Various features of the invention, such as the detuning mechanism, may be employed independent of other features of the invention. Another potentially independent feature is the dielectric material filling the cavity being utilized to control the resonant frequency for one or more of the paths. In particular, the dielectric material may be different in different areas of the cavity so as to selectively shape the coil field. A mechanism may also be provided for controlling the dielectric fill of the cavity and thus the resonant frequency of the coil, for example the amount of fluid in the cavity being controlled where a fluid dielectric is employed. Acoustic damping material may also be provided as a fill for at least a portion of the cavity. A dielectric material may also be selectively positioned between the coil and a body to be imaged to control and/or shape the field applied to the body from the coil. The dielectric material preferably substantially fills the space between the coil and at least a selected area of the body, the dielectric constant of the dielectric substantially matching that of the body in such area. Where a selected area is the area to be imaged, the dielectric concentrates and directs the field to such area. In its broadest sense, the invention includes a conductive enclosure which is patterned to suppress low frequency currents and EMI noise.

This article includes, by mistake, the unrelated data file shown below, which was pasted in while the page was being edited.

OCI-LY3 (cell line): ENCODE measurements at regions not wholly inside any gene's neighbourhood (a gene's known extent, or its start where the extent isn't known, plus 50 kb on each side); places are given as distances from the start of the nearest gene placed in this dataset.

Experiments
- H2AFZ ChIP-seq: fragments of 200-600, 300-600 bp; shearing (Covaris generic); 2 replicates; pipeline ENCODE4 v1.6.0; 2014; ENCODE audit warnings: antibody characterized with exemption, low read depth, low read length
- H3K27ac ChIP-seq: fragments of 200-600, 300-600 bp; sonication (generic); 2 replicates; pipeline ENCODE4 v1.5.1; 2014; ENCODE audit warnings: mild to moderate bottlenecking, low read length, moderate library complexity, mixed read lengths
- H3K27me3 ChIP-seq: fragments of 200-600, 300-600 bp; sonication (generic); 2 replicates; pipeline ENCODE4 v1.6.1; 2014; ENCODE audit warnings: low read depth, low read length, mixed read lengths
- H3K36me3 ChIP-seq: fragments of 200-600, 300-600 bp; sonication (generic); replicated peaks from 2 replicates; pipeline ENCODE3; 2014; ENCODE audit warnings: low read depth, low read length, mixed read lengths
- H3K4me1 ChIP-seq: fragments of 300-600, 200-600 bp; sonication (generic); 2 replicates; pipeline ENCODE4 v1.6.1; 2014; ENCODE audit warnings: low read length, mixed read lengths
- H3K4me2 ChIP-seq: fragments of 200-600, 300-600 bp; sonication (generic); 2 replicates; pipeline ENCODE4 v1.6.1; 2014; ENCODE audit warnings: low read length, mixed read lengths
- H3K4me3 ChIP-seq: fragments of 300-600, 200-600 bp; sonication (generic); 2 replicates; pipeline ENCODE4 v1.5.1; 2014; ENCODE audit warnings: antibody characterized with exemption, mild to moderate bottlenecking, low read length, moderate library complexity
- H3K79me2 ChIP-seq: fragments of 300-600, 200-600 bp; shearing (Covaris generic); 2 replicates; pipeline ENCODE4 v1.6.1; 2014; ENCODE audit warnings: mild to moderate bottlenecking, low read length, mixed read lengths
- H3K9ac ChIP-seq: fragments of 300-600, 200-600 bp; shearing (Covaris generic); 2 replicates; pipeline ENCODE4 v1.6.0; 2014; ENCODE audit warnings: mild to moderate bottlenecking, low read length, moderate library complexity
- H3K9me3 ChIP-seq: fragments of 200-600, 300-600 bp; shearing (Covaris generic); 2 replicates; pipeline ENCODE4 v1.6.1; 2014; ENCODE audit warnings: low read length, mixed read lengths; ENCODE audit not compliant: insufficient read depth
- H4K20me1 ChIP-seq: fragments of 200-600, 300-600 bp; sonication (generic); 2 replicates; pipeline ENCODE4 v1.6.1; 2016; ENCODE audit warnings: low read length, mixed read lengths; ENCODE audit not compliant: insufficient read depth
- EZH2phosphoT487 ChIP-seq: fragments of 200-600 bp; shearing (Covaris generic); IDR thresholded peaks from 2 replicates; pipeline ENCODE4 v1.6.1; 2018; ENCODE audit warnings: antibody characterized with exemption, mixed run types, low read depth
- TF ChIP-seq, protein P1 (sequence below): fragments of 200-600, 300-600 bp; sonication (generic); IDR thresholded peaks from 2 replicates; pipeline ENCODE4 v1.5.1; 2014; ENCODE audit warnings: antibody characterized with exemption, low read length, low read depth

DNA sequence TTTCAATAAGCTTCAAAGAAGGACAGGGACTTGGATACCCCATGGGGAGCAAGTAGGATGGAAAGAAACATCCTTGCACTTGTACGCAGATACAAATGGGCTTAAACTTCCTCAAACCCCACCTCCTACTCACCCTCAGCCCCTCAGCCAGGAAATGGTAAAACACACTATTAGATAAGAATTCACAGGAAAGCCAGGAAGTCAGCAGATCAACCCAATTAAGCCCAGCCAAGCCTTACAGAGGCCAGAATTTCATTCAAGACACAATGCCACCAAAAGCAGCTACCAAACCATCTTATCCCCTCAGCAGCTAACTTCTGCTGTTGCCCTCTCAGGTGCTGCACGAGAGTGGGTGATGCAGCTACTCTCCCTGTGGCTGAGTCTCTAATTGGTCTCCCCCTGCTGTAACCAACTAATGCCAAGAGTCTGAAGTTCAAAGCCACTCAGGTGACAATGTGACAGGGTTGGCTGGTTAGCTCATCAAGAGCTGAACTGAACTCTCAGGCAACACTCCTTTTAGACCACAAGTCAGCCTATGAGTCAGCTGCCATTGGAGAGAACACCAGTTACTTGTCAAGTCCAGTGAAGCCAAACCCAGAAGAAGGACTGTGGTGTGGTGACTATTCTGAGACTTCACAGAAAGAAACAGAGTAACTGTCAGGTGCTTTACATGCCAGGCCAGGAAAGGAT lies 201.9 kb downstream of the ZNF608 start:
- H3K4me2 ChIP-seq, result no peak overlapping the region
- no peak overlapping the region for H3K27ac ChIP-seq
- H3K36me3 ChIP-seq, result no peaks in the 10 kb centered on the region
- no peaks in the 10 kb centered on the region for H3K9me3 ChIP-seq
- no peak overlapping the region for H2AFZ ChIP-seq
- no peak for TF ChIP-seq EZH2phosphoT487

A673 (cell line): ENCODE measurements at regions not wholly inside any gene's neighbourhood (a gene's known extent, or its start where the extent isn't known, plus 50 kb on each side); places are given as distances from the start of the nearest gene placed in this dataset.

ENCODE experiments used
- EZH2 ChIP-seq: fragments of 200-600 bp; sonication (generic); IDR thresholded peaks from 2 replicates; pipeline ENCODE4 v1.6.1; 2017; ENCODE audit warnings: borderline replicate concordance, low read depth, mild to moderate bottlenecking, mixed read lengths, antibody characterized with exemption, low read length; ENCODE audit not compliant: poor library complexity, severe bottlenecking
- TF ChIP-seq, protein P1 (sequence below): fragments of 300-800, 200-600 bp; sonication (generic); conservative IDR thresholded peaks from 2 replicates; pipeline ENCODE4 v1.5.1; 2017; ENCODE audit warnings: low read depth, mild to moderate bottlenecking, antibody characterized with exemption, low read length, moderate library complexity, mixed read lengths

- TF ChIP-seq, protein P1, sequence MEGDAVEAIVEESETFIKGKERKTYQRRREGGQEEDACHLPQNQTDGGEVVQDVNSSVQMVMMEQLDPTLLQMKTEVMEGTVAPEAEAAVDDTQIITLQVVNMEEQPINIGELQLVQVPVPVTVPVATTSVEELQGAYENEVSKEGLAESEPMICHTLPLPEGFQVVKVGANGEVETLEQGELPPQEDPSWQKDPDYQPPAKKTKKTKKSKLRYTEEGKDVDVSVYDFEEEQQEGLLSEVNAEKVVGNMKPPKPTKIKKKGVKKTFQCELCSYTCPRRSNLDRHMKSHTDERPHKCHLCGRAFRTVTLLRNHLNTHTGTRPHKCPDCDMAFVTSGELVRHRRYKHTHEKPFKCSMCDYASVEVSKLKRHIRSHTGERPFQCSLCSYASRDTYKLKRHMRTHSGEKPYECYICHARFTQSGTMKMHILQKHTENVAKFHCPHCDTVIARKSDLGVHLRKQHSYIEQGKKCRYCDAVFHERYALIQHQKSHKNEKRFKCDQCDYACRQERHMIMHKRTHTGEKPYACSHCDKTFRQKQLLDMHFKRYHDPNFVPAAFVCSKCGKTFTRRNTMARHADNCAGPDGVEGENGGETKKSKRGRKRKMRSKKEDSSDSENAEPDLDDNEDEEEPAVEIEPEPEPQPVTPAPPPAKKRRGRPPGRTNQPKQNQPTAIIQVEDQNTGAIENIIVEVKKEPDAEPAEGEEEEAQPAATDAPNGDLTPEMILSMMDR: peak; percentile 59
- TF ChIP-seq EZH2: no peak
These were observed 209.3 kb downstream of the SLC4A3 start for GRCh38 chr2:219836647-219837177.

In accordance with still another aspect of the invention, the RF coil includes a cavity formed by at least an inner and an outer conductor, a dielectric material filling the cavity and at least one sample space formed in the coil. The sample space may for example be formed in the dielectric material, projecting therein from a wall of the enclosure. For some embodiments, the coil is a transmission line stub, the inner and outer conductor of the coil being the inner and outer conductors of the transmission line stub, respectively. A conductive cap may short one end of the transmission line stub. The sample space is preferably located at a distal end of the stub, the sample space extending from such distal end into the dielectric material or a hollowed-out portion of the center conductor. The stub is tuned and matched so that maximum current, and therefore maximum RF field, occur at such distal end.